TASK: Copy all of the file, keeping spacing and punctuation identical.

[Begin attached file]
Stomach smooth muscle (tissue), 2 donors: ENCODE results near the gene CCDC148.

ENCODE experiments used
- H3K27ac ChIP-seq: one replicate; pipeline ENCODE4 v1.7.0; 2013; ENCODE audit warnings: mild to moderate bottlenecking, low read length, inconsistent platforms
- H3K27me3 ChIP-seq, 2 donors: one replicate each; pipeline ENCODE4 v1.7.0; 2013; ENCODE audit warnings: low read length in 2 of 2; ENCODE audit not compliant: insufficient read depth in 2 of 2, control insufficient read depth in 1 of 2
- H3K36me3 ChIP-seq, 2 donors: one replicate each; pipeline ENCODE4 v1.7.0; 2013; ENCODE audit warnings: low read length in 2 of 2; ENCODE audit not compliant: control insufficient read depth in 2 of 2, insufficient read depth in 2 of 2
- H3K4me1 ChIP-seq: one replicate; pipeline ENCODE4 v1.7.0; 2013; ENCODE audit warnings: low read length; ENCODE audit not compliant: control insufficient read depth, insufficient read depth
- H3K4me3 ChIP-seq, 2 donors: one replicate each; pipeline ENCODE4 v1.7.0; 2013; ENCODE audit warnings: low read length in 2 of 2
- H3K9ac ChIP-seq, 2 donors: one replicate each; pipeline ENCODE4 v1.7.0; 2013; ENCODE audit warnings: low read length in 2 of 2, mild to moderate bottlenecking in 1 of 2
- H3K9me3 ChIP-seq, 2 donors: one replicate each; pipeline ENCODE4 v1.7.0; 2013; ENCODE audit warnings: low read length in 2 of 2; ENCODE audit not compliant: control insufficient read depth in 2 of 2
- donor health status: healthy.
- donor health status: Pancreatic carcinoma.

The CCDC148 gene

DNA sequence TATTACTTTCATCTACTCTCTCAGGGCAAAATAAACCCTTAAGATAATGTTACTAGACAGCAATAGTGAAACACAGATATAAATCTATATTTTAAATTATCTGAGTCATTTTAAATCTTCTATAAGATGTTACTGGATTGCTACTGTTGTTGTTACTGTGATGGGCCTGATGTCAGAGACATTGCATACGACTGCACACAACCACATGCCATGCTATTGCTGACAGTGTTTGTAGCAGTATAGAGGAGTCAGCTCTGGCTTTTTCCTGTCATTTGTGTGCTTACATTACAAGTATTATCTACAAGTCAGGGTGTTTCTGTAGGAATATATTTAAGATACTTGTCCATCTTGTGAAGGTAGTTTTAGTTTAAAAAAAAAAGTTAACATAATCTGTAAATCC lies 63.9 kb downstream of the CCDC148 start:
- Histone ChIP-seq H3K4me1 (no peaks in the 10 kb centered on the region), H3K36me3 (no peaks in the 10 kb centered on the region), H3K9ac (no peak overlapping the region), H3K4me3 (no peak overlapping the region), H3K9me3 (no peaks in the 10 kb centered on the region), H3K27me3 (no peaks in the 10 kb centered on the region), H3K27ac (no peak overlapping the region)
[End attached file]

Stomach smooth muscle (tissue), 2 donors: ENCODE results near the gene CCDC148.

ENCODE experiments used
- H3K27ac ChIP-seq: one replicate; pipeline ENCODE4 v1.7.0; 2013; ENCODE audit warnings: mild to moderate bottlenecking, low read length, inconsistent platforms
- H3K27me3 ChIP-seq, 2 donors: one replicate each; pipeline ENCODE4 v1.7.0; 2013; ENCODE audit warnings: low read length in 2 of 2; ENCODE audit not compliant: insufficient read depth in 2 of 2, control insufficient read depth in 1 of 2
- H3K36me3 ChIP-seq, 2 donors: one replicate each; pipeline ENCODE4 v1.7.0; 2013; ENCODE audit warnings: low read length in 2 of 2; ENCODE audit not compliant: control insufficient read depth in 2 of 2, insufficient read depth in 2 of 2
- H3K4me1 ChIP-seq: one replicate; pipeline ENCODE4 v1.7.0; 2013; ENCODE audit warnings: low read length; ENCODE audit not compliant: control insufficient read depth, insufficient read depth
- H3K4me3 ChIP-seq, 2 donors: one replicate each; pipeline ENCODE4 v1.7.0; 2013; ENCODE audit warnings: low read length in 2 of 2
- H3K9ac ChIP-seq, 2 donors: one replicate each; pipeline ENCODE4 v1.7.0; 2013; ENCODE audit warnings: low read length in 2 of 2, mild to moderate bottlenecking in 1 of 2
- H3K9me3 ChIP-seq, 2 donors: one replicate each; pipeline ENCODE4 v1.7.0; 2013; ENCODE audit warnings: low read length in 2 of 2; ENCODE audit not compliant: control insufficient read depth in 2 of 2
- donor health status: healthy.
- donor health status: Pancreatic carcinoma.

The CCDC148 gene

DNA sequence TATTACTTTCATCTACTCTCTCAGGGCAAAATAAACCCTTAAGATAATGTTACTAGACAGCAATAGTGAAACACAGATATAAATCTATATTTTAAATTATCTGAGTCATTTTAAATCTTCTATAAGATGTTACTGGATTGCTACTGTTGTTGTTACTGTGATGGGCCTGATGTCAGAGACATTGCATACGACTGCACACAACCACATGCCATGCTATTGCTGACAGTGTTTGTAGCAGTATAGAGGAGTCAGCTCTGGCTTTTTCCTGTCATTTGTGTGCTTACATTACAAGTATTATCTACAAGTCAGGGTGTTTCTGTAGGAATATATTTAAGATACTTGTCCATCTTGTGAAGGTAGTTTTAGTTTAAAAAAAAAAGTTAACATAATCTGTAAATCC lies 63.9 kb downstream of the CCDC148 start:
- Histone ChIP-seq H3K4me1 (no peaks in the 10 kb centered on the region), H3K36me3 (no peaks in the 10 kb centered on the region), H3K9ac (no peak overlapping the region), H3K4me3 (no peak overlapping the region), H3K9me3 (no peaks in the 10 kb centered on the region), H3K27me3 (no peaks in the 10 kb centered on the region), H3K27ac (no peak overlapping the region)